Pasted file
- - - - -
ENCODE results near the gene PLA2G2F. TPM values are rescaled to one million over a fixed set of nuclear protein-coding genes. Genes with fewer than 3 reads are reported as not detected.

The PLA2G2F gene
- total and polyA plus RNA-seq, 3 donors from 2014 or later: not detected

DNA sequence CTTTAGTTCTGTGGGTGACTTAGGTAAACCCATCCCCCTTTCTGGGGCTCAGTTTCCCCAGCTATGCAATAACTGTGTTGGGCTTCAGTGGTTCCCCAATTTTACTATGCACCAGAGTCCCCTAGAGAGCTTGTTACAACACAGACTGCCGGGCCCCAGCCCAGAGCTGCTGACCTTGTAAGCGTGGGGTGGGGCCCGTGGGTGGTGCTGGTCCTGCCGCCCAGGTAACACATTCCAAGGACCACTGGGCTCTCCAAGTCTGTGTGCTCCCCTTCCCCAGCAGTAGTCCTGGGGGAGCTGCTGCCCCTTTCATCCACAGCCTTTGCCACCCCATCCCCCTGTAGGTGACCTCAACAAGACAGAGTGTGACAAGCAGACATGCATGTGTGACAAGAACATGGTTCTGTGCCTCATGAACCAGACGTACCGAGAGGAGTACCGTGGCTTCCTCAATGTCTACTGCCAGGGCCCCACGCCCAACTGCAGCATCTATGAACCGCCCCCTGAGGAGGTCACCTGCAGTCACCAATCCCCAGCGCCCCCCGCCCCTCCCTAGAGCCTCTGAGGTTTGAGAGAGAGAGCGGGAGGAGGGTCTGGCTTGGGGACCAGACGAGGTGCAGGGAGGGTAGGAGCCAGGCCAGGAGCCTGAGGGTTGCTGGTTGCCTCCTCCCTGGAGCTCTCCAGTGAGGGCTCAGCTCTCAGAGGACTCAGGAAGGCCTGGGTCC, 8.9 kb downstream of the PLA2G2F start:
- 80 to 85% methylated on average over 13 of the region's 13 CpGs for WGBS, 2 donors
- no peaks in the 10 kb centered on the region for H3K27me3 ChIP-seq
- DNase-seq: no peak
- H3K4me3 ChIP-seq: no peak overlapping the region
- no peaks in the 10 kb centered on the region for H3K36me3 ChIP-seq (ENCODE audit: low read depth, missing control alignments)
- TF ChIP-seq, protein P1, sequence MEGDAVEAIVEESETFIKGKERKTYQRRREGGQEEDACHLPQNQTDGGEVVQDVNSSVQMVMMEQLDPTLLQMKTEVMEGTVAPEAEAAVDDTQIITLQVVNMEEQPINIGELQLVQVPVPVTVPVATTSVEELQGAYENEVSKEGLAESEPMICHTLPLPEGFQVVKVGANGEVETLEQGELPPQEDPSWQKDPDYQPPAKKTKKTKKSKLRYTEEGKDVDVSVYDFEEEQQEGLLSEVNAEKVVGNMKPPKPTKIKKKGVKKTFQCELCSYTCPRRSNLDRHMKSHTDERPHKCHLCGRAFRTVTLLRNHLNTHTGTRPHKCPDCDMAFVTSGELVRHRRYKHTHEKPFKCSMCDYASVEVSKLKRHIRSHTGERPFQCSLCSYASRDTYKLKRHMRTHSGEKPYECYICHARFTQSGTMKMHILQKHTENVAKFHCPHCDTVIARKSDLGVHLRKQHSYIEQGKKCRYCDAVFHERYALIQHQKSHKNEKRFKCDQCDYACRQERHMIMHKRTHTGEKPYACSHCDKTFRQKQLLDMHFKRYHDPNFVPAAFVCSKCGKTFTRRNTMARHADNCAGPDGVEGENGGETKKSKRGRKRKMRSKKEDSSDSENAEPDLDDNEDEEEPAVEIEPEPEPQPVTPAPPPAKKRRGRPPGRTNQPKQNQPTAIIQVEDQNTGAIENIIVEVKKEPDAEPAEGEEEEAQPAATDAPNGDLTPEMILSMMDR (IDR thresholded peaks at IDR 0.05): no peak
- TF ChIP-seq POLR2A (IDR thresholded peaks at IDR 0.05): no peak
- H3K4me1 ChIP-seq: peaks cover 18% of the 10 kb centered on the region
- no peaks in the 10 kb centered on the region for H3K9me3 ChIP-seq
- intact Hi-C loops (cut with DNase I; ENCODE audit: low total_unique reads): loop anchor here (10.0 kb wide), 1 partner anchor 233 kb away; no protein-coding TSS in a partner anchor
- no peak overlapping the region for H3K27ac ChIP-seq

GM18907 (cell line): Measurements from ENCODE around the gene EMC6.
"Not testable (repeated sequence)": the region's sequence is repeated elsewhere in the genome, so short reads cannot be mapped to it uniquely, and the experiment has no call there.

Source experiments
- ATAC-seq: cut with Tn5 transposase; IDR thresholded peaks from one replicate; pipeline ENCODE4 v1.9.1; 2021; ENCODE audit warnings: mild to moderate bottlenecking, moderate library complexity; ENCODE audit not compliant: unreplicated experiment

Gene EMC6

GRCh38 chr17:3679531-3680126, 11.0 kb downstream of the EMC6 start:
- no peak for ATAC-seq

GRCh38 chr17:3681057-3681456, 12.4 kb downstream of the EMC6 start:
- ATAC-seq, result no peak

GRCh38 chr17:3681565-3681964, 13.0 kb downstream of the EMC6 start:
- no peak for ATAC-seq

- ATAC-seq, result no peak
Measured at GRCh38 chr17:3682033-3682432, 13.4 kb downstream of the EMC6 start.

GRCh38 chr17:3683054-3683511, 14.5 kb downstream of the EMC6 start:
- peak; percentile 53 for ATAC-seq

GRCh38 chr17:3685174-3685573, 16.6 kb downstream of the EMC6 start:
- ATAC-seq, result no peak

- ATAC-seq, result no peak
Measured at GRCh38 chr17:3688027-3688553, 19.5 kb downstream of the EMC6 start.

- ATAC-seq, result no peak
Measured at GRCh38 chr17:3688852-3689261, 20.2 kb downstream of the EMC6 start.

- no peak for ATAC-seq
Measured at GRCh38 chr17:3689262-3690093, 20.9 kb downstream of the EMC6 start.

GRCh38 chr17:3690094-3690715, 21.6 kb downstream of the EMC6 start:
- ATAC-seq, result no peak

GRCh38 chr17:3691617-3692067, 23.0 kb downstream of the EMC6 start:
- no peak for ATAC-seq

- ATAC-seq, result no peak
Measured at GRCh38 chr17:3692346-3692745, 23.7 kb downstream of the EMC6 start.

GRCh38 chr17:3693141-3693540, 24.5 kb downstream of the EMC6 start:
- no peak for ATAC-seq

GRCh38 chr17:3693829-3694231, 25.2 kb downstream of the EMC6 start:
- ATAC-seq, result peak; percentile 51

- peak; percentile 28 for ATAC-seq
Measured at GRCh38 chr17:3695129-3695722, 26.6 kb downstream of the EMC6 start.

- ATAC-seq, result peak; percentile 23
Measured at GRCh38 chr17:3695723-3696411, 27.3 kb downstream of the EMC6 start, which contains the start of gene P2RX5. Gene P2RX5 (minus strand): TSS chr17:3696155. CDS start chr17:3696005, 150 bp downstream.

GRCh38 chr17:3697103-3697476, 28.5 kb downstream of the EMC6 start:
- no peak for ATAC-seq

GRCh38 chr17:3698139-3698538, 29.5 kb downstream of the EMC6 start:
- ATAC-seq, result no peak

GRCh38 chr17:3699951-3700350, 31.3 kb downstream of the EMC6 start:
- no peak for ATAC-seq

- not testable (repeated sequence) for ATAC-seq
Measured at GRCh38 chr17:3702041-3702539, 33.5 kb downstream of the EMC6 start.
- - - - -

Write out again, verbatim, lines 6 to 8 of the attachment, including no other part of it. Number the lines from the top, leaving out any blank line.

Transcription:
- no peaks in the 10 kb centered on the region for H3K27me3 ChIP-seq
- DNase-seq: no peak
- H3K4me3 ChIP-seq: no peak overlapping the region